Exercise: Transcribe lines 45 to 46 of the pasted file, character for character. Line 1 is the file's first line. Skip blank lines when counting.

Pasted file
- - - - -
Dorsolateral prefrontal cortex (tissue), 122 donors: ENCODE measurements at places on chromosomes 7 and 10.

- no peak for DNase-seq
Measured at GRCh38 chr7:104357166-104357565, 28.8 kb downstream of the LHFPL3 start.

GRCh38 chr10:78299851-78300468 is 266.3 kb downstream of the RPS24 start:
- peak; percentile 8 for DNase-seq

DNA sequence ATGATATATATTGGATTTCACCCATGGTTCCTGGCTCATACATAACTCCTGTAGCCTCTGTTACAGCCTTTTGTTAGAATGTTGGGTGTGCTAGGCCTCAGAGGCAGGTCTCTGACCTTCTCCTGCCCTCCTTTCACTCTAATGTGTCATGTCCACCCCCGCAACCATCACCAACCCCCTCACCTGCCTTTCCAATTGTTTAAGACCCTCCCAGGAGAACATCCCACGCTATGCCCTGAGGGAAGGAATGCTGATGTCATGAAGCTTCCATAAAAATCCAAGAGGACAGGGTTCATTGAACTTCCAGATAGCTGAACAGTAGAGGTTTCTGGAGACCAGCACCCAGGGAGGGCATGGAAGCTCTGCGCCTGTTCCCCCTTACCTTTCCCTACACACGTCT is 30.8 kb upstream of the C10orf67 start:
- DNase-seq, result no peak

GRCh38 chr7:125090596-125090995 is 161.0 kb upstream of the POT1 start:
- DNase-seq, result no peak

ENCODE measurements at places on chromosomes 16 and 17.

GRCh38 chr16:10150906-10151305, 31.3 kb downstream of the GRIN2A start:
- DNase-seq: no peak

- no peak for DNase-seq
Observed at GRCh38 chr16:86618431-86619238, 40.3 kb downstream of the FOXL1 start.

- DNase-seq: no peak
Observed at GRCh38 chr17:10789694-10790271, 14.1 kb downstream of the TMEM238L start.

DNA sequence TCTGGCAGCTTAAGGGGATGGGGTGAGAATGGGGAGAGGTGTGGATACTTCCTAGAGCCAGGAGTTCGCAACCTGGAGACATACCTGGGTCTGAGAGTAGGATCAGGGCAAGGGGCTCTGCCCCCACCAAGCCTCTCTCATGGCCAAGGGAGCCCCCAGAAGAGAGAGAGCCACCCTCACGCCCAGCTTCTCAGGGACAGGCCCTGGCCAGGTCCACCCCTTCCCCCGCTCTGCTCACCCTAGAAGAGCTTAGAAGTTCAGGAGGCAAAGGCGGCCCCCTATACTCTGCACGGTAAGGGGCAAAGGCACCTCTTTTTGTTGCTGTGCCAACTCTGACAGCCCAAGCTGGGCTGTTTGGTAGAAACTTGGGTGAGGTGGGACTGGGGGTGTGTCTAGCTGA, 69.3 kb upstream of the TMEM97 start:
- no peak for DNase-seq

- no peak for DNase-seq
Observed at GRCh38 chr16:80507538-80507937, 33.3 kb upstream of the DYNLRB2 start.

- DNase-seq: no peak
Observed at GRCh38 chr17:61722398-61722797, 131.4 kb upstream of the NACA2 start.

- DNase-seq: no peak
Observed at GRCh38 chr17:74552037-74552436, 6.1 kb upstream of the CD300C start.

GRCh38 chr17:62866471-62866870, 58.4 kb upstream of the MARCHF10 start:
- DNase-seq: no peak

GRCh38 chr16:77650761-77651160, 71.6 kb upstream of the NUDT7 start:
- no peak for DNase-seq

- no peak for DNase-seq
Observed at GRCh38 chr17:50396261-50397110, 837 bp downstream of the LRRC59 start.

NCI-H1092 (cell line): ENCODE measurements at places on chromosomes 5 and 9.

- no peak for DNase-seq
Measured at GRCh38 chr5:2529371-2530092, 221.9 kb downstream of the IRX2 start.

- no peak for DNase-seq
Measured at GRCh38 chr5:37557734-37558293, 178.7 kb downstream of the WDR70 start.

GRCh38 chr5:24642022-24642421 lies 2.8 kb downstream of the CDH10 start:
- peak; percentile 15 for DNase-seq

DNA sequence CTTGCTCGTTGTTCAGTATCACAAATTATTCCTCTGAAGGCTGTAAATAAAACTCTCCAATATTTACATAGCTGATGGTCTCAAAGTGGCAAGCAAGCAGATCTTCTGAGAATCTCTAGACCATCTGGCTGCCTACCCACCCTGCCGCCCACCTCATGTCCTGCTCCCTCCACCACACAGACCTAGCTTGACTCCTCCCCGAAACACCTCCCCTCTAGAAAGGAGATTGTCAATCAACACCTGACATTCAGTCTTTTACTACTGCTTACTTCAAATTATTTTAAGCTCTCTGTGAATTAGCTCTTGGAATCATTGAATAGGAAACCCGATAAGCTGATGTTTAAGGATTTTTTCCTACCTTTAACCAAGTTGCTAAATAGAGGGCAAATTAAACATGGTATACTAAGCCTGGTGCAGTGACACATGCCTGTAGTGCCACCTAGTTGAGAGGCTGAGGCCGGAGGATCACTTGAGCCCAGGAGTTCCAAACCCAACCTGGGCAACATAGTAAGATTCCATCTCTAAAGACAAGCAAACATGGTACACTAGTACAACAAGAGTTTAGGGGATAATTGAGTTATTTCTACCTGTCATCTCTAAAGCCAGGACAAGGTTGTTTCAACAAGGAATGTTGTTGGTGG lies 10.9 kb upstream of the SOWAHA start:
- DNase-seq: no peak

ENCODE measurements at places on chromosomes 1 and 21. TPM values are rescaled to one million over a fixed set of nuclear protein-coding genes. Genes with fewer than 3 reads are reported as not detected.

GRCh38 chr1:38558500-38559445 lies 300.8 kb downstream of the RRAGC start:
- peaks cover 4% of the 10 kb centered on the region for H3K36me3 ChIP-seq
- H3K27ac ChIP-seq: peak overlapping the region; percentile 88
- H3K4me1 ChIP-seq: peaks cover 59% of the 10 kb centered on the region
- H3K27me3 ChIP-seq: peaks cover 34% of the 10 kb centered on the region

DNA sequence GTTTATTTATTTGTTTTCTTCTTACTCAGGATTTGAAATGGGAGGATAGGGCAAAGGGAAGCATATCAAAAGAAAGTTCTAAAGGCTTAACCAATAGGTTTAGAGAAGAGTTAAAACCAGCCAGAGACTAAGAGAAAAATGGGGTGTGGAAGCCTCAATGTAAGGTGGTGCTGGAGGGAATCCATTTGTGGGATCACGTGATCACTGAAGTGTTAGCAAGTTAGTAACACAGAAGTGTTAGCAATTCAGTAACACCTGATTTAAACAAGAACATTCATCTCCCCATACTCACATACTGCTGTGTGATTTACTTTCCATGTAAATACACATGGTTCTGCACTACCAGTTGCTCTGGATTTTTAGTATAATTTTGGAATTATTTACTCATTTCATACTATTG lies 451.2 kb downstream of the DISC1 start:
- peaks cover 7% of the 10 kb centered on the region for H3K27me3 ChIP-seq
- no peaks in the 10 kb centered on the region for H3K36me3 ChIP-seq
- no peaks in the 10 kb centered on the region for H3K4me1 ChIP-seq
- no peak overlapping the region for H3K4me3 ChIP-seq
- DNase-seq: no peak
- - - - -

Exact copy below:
- H3K27me3 ChIP-seq: peaks cover 34% of the 10 kb centered on the region

DNA sequence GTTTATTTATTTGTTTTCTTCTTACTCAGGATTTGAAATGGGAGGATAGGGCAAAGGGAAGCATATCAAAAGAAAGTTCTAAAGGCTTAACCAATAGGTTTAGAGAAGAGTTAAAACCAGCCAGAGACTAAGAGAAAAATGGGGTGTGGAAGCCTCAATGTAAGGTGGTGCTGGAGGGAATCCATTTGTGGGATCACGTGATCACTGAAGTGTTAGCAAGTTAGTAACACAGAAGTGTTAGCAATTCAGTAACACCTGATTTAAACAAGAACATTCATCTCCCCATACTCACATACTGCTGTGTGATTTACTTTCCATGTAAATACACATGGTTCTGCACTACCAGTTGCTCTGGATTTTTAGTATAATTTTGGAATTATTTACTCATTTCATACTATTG lies 451.2 kb downstream of the DISC1 start: